While the exact plot of Ian Fleming’s novel is not played out today in the media, there are striking similarities, such as Vladimir Putin, the Prime Minister of Russia, wanting to bring back the Soviet Russia that was respected on the world stage. Putin has definitely taken steps that would leave no confusion as to his political motives, as well as international ambition, which should not surprise any of us.

So I confess my lack of understanding, at the outrage of the latest media story about Russian malware being found on a laptop at the Burlington Electric Company, and United States Senators talking as if this is an act of war; have they not been following the endless reports regarding cyber threats to America and the world?

Where was the outrage in the summer of 2014, when Symantec put out a report that State Sponsored Russian hackers, put malware on computers at power plants, energy grid operations and gas pipeline companies? Was that cyber intrusion not an act of war?

The cyber attack by the Russians was a long campaign against the Western Industrial Control Systems equipment; and while the attack also included Europe, most of the attacks were in the United States and Spain. It should be noted that Spain owns energy and utility companies in the United States.  The cyber attack known as Dragonfly, was nicknamed Energetic Bear.  But where was the outrage then?  The fact is, that there has been a cyber war for a long time, and while we hear about breech after breech of privacy, there has been a serious State Sponsored cyber war for years; but where has the outrage been?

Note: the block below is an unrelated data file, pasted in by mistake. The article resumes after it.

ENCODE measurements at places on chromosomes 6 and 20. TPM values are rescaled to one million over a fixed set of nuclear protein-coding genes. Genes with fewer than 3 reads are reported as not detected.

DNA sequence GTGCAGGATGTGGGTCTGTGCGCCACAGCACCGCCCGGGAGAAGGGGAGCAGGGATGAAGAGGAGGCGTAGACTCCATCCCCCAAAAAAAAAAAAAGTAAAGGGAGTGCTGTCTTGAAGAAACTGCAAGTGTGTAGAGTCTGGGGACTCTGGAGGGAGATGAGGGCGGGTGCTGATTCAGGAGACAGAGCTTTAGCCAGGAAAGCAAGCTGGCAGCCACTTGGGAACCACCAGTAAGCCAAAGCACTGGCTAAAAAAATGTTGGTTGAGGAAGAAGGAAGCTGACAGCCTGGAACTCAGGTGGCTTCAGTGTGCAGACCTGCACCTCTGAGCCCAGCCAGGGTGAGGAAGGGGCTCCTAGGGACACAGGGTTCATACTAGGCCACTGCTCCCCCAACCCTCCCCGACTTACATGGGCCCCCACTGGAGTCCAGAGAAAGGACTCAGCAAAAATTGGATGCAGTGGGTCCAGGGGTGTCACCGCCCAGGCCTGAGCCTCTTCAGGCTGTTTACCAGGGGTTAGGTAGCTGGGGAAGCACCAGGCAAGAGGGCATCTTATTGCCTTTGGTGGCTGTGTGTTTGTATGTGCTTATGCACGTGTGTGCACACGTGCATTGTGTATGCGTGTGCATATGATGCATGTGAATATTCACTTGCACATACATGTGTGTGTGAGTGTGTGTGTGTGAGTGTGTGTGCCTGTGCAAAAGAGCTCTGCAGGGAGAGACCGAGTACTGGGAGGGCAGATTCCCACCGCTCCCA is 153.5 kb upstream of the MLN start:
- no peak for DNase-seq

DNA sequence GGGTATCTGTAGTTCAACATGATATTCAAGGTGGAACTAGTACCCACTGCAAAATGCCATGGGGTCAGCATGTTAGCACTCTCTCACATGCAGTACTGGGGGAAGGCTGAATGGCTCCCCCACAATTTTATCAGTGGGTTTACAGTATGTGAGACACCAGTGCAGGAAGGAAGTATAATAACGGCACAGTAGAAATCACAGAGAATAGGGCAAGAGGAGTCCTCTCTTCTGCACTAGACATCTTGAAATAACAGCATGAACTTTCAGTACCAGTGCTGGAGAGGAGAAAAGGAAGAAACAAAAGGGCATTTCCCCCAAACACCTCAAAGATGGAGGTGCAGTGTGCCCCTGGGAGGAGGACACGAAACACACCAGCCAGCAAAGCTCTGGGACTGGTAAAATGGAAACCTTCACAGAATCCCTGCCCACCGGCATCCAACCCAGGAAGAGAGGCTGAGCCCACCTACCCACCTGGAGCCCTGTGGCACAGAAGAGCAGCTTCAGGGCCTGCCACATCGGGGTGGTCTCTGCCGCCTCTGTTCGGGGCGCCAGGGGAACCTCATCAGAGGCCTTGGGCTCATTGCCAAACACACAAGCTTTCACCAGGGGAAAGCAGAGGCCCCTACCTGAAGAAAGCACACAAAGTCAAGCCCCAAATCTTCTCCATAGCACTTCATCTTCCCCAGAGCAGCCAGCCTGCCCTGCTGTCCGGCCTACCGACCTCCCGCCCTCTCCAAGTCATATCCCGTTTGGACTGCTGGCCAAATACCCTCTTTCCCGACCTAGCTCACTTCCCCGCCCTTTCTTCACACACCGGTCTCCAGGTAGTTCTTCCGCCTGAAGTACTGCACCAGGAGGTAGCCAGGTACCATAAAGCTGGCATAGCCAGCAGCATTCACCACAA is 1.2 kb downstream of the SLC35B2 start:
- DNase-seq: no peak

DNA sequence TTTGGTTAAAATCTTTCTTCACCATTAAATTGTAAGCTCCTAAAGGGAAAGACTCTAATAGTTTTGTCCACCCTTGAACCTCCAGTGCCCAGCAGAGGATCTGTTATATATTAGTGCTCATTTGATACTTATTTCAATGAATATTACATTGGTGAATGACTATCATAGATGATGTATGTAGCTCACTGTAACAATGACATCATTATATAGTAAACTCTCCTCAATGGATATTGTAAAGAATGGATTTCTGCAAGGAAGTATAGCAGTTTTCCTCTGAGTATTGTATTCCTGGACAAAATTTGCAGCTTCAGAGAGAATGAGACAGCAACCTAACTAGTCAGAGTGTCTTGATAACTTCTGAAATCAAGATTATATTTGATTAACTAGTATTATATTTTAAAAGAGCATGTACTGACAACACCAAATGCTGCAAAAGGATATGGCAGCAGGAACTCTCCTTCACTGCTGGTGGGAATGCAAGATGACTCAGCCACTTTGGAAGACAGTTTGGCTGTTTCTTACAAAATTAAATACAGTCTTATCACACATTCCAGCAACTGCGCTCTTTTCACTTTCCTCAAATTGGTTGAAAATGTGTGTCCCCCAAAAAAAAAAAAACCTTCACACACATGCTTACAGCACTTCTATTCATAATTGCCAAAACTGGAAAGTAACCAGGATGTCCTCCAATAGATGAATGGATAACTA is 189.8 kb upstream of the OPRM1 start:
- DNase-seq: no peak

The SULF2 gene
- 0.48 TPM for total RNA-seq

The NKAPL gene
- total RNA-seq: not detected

The latest news story that has drawn outrage about a computer that was identified with the same signature malware from the DNC, at the Burlington Electric Company, leaves me to wonder, why now? Why the outrage now?  The infected computer was not part of the Industrial Control System network, which is surrounded by an Electronic Security Perimeter.  And while I personally believe it is Russian malware, because we all have a digital signature, to put it simply, I do not understand the outrage.